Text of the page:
Russia says Trump’s New Ukraine Envoy to Visit Moscow


Russia says Trump’s New Ukraine Envoy to Visit Moscow

The Trump administration is sending its envoy for Ukraine negotiations to Moscow in a bid to make progress on the diplomatic crisis, Russian Foreign Minister Sergey Lavrov said Sunday.


After his first meeting with U.S. Secretary of State Rex Tillerson since new American sanctions, Lavrov emerged with an upbeat assessment about the potential for finding common ground on Ukraine, Syria and other issues.


Lavrov said he and Tillerson had agreed to preserve a high-level diplomatic channel that Russia had suspended in protest of an earlier tightening of U.S. sanctions.


“We felt that our American counterparts need to keep the dialogue open,” Lavrov said. “There’s no alternative to that.”


There was no immediate reaction to the meeting from the U.S. State Department. Tillerson did not comment publicly or respond to shouted questions from journalists allowed in briefly for the start of the hour-plus meeting in the Philippines.


Lavrov said Tillerson had asked him for details about Moscow’s recent action to retaliate against U.S. sanctions by expelling American diplomats and shuttering a U.S. recreational facility on the outskirts of Moscow. The Russian diplomat said he explained to Tillerson how Russia will carry out its response, but Lavrov isn’t giving out details.


Last month, the Kremlin said the U.S. must cut its embassy and consulate staff in Russia by 755 people, a move that echoed former President Barack Obama’s action last year to kick out Russian diplomats in punishment for Moscow’s meddling in the 2016 American election. The Russian announcement has caused confusion because the U.S. is believed to have far fewer than 755 American employees in the country.


Word that U.S. special representative Kurt Volker plans to visit the Russian capital was the latest sign that Washington is giving fresh attention to resolving the Ukraine conflict. The U.S. cut military ties to Russia over Moscow’s annexation of Crimea and accuses the Kremlin of fomenting unrest in eastern Ukraine by arming, supporting and even directing pro-Russian separatists there who are fighting the Kyiv government.


In recent days, the Trump administration has been considering providing lethal weaponry to Ukraine to help defend itself against Russian aggression.


Lavrov didn’t say when Volker, a former NATO ambassador, would go to Moscow. Last month, Volker paid his first visit as special representative to embattled eastern Ukraine.


In their meeting, Lavrov said, Tillerson agreed to continue a dialogue between U.S. Undersecretary of State Thomas Shannon and Russian Deputy Foreign Minister Sergey Ryabkov. That channel was created to address what the U.S. calls “irritants” preventing the two countries from pursuing better ties. Russia had suspended the talks after the U.S. tightened existing sanctions on Russia related to its actions in Ukraine.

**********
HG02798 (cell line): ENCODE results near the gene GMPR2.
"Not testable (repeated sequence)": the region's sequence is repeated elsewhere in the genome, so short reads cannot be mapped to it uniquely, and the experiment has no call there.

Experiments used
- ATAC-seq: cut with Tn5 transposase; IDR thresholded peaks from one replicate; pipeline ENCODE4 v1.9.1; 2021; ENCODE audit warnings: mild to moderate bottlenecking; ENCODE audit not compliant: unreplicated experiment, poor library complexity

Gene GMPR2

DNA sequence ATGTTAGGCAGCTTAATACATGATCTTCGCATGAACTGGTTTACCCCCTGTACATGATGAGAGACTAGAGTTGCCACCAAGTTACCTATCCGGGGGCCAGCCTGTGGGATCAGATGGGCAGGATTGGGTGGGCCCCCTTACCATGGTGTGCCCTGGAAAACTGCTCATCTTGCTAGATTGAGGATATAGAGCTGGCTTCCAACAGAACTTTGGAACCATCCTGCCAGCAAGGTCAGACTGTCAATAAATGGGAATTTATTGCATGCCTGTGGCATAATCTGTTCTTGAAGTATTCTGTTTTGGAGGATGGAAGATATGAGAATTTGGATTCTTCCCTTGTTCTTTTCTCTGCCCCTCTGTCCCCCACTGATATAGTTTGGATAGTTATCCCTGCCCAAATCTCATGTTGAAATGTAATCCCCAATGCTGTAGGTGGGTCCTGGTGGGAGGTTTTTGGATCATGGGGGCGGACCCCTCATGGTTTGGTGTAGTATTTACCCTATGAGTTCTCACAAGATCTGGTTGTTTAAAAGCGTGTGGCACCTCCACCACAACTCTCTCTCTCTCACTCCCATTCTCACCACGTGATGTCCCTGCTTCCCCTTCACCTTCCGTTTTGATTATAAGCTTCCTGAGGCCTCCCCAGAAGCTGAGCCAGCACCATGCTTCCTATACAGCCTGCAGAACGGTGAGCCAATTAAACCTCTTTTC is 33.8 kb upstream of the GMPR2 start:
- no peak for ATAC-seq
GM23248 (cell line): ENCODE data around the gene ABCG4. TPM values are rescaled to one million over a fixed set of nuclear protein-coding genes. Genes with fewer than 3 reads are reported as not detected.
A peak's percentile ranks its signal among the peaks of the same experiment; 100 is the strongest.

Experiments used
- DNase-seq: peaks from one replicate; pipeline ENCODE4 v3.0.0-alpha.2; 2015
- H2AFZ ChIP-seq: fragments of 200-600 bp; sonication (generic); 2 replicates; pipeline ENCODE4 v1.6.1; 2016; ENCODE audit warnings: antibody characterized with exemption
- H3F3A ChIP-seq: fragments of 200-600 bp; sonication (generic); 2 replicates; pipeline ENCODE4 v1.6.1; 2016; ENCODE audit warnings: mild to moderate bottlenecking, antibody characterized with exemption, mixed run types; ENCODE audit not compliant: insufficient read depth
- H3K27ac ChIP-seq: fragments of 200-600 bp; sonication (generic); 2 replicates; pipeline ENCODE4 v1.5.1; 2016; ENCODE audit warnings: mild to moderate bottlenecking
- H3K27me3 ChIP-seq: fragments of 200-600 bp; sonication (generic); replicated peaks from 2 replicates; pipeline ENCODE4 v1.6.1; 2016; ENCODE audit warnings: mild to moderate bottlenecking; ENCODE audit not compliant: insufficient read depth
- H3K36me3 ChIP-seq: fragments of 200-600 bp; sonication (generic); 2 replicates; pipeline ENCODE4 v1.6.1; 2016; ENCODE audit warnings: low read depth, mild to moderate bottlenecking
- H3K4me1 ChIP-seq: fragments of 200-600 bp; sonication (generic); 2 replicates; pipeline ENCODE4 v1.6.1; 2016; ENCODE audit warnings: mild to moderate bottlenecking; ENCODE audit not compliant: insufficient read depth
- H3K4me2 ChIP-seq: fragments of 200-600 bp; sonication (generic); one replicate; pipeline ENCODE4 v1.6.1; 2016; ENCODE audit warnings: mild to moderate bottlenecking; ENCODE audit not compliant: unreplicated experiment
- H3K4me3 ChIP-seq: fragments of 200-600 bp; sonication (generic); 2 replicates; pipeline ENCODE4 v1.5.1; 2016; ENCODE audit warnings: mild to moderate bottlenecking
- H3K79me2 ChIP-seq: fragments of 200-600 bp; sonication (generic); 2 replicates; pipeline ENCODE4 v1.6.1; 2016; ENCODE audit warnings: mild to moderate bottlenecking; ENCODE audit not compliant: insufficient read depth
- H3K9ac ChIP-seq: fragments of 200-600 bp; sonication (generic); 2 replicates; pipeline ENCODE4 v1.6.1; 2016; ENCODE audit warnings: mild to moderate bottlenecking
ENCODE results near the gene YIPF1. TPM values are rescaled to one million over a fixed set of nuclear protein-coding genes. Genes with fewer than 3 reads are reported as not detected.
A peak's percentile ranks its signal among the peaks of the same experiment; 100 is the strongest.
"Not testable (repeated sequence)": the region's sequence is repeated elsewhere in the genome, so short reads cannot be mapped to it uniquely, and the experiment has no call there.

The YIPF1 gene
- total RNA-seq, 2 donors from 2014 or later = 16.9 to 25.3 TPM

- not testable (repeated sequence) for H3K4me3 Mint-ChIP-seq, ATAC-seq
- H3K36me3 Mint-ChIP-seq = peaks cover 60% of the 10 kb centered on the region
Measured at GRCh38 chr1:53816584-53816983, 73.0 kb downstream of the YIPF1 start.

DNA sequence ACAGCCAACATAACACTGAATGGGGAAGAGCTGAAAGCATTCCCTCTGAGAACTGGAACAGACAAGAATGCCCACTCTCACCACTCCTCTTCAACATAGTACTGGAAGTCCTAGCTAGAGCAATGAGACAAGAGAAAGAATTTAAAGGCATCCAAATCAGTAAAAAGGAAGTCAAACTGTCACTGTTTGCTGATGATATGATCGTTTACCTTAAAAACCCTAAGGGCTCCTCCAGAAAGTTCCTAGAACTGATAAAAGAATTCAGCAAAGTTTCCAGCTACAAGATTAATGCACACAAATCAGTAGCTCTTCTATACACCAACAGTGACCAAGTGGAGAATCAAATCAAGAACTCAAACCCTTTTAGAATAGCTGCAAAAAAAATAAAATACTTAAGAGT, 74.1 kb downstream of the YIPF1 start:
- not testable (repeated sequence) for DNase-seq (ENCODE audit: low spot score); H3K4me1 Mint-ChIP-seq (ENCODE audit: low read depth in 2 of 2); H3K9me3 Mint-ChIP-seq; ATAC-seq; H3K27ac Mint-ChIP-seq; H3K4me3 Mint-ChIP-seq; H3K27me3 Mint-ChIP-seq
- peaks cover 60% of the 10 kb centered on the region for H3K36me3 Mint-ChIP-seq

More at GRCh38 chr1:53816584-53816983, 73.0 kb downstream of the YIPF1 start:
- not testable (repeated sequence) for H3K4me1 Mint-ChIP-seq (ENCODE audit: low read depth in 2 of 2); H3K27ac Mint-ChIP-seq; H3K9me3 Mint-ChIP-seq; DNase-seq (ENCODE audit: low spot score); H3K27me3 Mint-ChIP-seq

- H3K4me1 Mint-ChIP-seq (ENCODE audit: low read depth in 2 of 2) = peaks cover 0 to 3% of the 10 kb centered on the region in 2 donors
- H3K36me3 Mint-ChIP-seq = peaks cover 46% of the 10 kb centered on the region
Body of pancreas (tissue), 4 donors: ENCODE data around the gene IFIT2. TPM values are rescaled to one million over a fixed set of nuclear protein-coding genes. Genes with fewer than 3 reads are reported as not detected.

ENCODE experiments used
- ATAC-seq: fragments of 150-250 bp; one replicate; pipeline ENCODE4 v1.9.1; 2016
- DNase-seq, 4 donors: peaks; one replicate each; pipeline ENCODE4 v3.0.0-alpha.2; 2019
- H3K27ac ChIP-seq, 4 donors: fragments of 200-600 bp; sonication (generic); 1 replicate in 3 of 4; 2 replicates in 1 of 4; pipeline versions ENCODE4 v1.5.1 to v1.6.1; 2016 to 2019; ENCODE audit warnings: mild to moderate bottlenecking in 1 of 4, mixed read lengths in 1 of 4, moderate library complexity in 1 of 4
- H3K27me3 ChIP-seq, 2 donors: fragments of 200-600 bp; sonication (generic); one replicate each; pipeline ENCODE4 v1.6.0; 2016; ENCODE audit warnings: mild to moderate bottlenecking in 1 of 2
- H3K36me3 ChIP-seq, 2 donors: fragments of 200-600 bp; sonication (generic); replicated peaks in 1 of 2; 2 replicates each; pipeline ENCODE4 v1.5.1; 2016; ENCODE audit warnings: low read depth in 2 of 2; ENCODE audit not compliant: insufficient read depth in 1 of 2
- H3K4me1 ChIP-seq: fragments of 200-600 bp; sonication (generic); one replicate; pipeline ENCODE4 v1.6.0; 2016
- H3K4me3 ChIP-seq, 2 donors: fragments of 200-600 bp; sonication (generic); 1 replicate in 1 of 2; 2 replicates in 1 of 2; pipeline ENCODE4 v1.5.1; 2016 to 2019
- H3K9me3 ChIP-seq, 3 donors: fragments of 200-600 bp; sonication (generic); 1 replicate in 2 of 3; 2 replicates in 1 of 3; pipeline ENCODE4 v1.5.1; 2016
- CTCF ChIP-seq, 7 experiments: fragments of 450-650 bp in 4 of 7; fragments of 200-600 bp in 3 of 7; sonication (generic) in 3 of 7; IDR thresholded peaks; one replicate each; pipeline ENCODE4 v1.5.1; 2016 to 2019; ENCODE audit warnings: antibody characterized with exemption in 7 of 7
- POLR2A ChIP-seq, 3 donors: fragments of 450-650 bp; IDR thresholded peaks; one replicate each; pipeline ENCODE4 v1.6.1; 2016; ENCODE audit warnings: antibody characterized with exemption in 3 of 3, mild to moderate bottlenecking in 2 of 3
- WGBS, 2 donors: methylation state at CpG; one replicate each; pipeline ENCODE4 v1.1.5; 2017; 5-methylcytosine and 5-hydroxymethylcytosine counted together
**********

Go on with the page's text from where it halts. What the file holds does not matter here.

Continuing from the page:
Lavrov and Tillerson met on the sidelines of an Asian regional gathering in the Philippines. It was their first face-to-face conversation since Congress passed new legislation in July that makes it harder for Trump to ever ease penalties on Russia. Trump signed the bill last week, but called it “seriously flawed.”


The White House said Trump’s opposition stemmed from the bill’s failure to grant the president sufficient flexibility on when to lift sanctions. Trump’s critics saw his objections as one more sign that he is too eager to pursue closer ties to Russia, or to protect the former Cold War foe from penalties designed to punish Moscow for its actions in Ukraine, election meddling and other troublesome behavior.


A U.S. Justice Department investigation is moving ahead into Russia’s election interference and potential Trump campaign collusion. Trump denies any collusion and has repeatedly questioned U.S. intelligence about Moscow’s involvement.


At the same time, Trump’s administration has argued there’s good reason for the U.S. to seek a more productive relationship. Tillerson has cited modest signs of progress in Syria, where the U.S. and Russia recently brokered a cease-fire in the war-torn country’s southwest, as a sign there’s fertile ground for cooperation.


The Syrian cease-fire reflected a return of U.S.-Russia cooperation to lower violence there. The U.S. had looked warily at a series of safe zones in Syria that Russia had negotiated along with Turkey and Iran — but not the U.S.


Lavrov said there will be more talks in the coming week involving Russia, Iran and Turkey about how to ensure the truce in the last safe zone to be established, around the north-western city of Idlib. He predicted “it will be difficult” to hammer out the details but that compromise can be reached if all parties — including the U.S. — use their influence in Syria to persuade armed groups there to comply.

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